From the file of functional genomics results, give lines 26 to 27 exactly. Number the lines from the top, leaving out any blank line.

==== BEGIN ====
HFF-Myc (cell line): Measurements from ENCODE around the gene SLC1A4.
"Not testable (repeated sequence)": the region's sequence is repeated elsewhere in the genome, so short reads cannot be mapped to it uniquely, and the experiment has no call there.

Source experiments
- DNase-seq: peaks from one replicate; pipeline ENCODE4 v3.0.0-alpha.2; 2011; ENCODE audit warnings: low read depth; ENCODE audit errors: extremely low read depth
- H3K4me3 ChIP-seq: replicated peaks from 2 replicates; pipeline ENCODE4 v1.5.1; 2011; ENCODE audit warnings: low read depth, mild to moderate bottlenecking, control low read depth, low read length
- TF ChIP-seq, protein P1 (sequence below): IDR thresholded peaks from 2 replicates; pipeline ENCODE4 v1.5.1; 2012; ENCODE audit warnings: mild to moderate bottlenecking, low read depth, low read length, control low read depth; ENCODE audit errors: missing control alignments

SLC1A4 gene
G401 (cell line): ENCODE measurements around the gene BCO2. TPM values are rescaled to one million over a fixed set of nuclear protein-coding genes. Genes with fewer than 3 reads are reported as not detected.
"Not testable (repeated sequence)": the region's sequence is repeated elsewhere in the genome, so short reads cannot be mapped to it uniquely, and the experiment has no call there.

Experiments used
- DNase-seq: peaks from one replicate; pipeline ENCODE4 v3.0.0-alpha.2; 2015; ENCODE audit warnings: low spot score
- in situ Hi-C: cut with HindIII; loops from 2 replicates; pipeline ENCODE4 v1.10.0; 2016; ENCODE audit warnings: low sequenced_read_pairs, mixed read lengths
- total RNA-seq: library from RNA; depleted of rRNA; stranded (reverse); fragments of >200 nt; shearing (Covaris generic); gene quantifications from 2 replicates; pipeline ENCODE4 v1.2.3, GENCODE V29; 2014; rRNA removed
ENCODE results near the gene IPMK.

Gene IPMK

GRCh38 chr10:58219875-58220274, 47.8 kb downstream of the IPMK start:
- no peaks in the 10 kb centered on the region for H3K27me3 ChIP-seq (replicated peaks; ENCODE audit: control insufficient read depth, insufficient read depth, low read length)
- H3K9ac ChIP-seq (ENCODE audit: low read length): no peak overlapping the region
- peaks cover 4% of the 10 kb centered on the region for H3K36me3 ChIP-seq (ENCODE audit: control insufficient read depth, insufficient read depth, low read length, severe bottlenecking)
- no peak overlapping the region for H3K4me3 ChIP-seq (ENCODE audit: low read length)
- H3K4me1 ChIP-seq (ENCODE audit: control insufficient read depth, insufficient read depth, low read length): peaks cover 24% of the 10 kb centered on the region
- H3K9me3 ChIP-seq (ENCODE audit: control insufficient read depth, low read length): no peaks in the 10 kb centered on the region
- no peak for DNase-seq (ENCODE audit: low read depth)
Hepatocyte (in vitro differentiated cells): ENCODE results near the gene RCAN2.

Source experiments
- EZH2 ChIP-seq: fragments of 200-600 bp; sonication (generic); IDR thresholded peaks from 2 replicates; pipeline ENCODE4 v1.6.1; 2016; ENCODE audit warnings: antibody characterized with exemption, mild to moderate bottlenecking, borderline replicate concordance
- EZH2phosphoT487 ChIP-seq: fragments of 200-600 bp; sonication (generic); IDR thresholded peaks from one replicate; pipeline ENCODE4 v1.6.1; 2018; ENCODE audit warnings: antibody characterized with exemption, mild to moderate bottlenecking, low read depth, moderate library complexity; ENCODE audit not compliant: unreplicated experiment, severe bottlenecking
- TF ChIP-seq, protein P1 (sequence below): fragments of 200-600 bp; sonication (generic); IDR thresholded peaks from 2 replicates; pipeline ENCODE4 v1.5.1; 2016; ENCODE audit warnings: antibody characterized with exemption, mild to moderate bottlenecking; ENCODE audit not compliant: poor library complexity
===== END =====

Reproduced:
- EZH2 ChIP-seq: fragments of 200-600 bp; sonication (generic); IDR thresholded peaks from 2 replicates; pipeline ENCODE4 v1.6.1; 2016; ENCODE audit warnings: antibody characterized with exemption, mild to moderate bottlenecking, borderline replicate concordance
- EZH2phosphoT487 ChIP-seq: fragments of 200-600 bp; sonication (generic); IDR thresholded peaks from one replicate; pipeline ENCODE4 v1.6.1; 2018; ENCODE audit warnings: antibody characterized with exemption, mild to moderate bottlenecking, low read depth, moderate library complexity; ENCODE audit not compliant: unreplicated experiment, severe bottlenecking